Often recognised in the street as his Elvis persona Pete Memphis, exciting new opportunities are offering, as they always seem to have done, in Peter Brain’s life.
Pete grew up at Granville in Sydney, which made national headlines in 1977 as the site of the fatal train crash. He had crossed the bridge that collapsed over the line just 10 minutes before the disaster.
Pete’s upbringing was in a solid working-class family. At primary school, he was adept not only at maths but also possessed what his choir teacher described as a “soaring angelic voice”.
In later years, Pete discovered that the school principal had recommended to his parents that they arrange special tuition to prepare him to carve out a career in singing. Not mentioning it to their talented son, they turned the opportunity down. They wanted a more traditional pathway into a suburban job for him.
As Pete progressed to high school, his voice broke, and the singing stopped. His interest in music turned not to Elvis but to heavy rock bands.
With a mind for figures, Pete entered the insurance industry then banking, which led to him meeting his wife in a Mt Druitt branch of the Advanced Bank when he was a relieving manager. They shared an interest in dancing which continues today at rock and roll pace.
“We’ve been together since 1982, and I mean really together, because after leaving banking we set up a finance broking business working out of home in 1989,” he says. “This had its moments, particularly when two of our clients were murdered.”
The lively couple’s passion for dancing led to winning 14 national rock and roll dance titles. They still run a weekly three-hour dance on the Gold Coast called “Coast to Coast Rock n Roll”.
It was dancing that led to the Elvis opportunity unexpectedly turning up 18 years ago.
Lyn and Pete organised a karaoke night for their rock and roll club with guests dressing for the part.
“I learned three Buddy Holly songs for my performance,” Pete recalls. “While the audience loved it, they wanted more, and I had no more Buddy songs, so I sang the only Elvis song I knew. From there my life as Elvis took off.”
It all became a bit of a whirl as amateur nights dressing in a cheap Elvis outfit from a party hire store developed into a life singing both Buddy Holly and Elvis songs took off.
“We put together better costuming and I first became professional when performing as solely Elvis ironically for a bank conference on Hamilton Island resort,” Pete says.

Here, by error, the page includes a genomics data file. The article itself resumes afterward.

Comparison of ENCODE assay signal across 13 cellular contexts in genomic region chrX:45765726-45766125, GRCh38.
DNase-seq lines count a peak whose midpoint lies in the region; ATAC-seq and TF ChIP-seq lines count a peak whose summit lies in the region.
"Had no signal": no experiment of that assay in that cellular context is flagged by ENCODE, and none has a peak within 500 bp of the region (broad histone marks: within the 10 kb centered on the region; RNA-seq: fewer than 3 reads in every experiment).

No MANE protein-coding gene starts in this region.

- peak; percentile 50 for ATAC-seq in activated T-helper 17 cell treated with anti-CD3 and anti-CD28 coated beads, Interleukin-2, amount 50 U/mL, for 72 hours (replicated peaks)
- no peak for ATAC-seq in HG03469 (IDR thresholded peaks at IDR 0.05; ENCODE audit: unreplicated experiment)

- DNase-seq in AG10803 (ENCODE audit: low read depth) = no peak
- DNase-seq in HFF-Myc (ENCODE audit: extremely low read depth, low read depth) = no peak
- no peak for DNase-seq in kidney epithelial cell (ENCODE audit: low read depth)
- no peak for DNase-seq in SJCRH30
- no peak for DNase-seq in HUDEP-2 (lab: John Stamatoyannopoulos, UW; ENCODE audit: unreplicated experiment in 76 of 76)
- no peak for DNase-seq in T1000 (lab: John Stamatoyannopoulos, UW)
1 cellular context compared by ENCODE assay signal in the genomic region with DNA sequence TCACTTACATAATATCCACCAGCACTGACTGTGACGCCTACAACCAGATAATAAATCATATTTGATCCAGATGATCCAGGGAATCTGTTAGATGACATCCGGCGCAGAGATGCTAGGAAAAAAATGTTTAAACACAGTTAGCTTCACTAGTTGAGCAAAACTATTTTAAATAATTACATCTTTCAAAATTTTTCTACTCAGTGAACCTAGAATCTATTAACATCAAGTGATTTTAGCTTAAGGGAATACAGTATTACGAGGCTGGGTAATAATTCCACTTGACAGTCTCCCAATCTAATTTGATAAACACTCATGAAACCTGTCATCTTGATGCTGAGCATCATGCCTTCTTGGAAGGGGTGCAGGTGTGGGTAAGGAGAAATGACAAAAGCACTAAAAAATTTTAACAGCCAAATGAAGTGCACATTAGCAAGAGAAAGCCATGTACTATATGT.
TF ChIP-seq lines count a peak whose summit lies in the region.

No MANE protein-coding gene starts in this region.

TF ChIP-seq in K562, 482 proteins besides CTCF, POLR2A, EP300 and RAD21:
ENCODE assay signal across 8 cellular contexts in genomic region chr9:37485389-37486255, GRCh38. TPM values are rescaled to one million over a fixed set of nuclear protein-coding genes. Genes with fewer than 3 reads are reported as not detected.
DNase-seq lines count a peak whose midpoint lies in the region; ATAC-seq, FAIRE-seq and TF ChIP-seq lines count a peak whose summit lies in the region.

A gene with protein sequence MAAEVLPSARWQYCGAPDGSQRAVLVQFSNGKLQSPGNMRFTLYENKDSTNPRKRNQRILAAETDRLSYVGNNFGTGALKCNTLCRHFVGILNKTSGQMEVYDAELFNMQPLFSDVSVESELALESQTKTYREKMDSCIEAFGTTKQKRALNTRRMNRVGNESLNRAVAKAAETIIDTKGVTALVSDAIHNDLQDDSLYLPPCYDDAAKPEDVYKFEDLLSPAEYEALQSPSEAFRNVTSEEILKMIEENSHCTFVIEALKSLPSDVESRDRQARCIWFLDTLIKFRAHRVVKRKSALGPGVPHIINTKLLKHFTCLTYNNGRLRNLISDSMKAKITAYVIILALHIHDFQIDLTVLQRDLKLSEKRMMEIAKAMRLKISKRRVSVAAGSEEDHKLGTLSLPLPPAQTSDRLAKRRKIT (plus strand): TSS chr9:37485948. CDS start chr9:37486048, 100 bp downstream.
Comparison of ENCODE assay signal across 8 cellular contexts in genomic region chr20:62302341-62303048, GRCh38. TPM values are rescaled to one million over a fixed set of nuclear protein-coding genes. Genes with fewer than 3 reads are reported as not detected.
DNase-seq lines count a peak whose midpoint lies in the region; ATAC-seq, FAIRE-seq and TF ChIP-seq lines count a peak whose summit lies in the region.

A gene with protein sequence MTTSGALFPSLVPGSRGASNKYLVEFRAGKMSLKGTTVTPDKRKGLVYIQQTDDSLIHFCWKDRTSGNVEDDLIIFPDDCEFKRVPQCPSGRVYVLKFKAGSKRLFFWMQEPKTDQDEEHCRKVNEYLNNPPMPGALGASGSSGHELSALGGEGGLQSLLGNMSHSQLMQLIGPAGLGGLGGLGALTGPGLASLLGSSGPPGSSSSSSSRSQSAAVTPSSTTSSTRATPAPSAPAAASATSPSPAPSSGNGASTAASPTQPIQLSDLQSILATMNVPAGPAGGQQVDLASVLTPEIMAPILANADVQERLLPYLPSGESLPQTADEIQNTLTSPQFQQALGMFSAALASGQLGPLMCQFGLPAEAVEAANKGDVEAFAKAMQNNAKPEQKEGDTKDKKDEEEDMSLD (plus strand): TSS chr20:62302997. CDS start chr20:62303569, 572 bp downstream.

It was an unexpected and treasured bonus when he won a tour to Elvis’s home Graceland in a contest, but most of all he enjoyed meeting people along the way who had worked with Elvis.
Dining in Memphis with Elvis’s stepbrother, Billy Stanley, was a privilege and an absorbing insight into Elvis and his family.
Pete has had his own touch with his idol’s story, performing in the Elvis movie as a newspaper reporter.
When their two children left home, Pete and Lyn, were able to pick up parts in movies and commercials, and Pete graduated from an intensive acting course.
Pete uses his Seniors Card to enjoy life but is always squeezing in a little more – he rehearses in the shower.
In preparation for a performance, he will concentrate on fitness and diet, especially 24 hours before a show when he eliminates chocolate, ice cream, milk and especially coffee, which has a drying effect on the voice box.
And he has had some intriguing gigs – Bindi Irwin’s 13th birthday party at Australia Zoo, luxury cruise ships and supporting legends of Australian music such as opening for Brian Cadd.
Pete has no script and still gets stage fright. Fortunately, he has Lyn by his side as his manager, but before he goes on stage, Pete Memphis gets into the zone by talking quietly reassuring himself.
With the popularity of the Elvis movie triggering more demand, Pete and Lyn have had to pass on some requests to other Elvis impersonators, but the opportunities they love to devote much of their energy to are performances for people with disabilities and seniors.
When I met Pete and Lyn, the crowd was singing along and some exuberant seniors got up and danced to their own choreography of Pete Memphis’s dynamic Elvis who is clearly aging extra well.
Garry Reynolds is an author who, as part of his rehabilitation after three strokes, has set out to capture life stories within the seniors’ community.